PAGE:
Investigation, backed by a document from the Federal Account Allocation Committee (FAAC), reveals that the Nigerian Liquefied Natural Gas (NLNG) paid $275 million as dividends to Nigeria through NNPC Limited. Out of this, NNPC Limited allocated $220 million (equivalent to N169.4 billion at N770/$) to cover the Petroleum Motor Spirit (PMS) subsidy, keeping it artificially low.
This move effectively indicates a resurrection of the subsidy system, which the government had promised to eliminate.
Under former President Buhari’s administration, Nigeria saw record-high spending on petrol subsidies. Reports from the Nigeria Extractive Industries Transparency Initiative (NEITI) show that subsidies cost N1.99 trillion from 2015 to 2020.
In 2021 alone, NNPC reported a subsidy cost of N1.57 trillion, with an additional N1.27 trillion from January to May 2022. The government had allocated N3 trillion in the budget to cover subsidy costs from June 2022 to June 2023, amounting to N7.83 trillion spent on subsidies during Buhari’s tenure.
Global oil market dynamics are further complicating the subsidy issue. Brent crude prices exceeded $95 per barrel, while the naira depreciated against the US dollar, undermining Nigeria’s pledge to remove petrol subsidies.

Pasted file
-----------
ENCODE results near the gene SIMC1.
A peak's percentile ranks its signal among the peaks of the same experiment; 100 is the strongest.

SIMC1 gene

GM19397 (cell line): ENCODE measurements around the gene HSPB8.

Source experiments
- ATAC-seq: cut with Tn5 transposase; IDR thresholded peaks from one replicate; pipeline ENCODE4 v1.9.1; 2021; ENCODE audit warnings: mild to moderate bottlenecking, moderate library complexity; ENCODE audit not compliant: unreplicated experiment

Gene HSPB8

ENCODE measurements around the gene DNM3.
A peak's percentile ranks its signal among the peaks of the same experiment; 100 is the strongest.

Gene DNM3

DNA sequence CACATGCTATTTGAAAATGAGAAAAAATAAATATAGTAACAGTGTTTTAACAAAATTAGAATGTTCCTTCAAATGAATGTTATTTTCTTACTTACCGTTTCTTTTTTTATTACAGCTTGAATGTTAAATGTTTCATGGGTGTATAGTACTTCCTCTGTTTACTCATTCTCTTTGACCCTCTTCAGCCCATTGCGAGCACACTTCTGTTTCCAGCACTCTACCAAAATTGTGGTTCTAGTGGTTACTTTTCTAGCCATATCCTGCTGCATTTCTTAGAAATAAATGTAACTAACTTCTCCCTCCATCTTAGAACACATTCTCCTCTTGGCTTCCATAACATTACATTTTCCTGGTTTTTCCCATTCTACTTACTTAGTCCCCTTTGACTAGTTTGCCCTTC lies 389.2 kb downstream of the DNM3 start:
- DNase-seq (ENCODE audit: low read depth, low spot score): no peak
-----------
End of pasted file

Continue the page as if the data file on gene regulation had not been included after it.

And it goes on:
Despite higher international crude prices and exchange rate pressures, the government has held the pump price at N620/litre.
The situation has also strained petroleum marketers, who face rising international prices, a weakening naira, and government-mandated price caps. International petrol prices, exchange rates, and additional costs have collectively driven up the landing cost of PMS to about N728.64 per litre.
The government’s strategy to sustain the N620 per litre price involved a $3 billion crude repayment loan with Afrexim Bank to bolster the naira. However, this loan has reportedly stalled due to the withdrawal of other lenders.
While the government claims the subsidy is a temporary measure to ease the economic burden on Nigerians, experts argue that it highlights the need for a functional refinery and currency stability.
Without these factors in place, petrol prices will remain susceptible to fluctuations in global oil markets and exchange rates, potentially impacting the masses.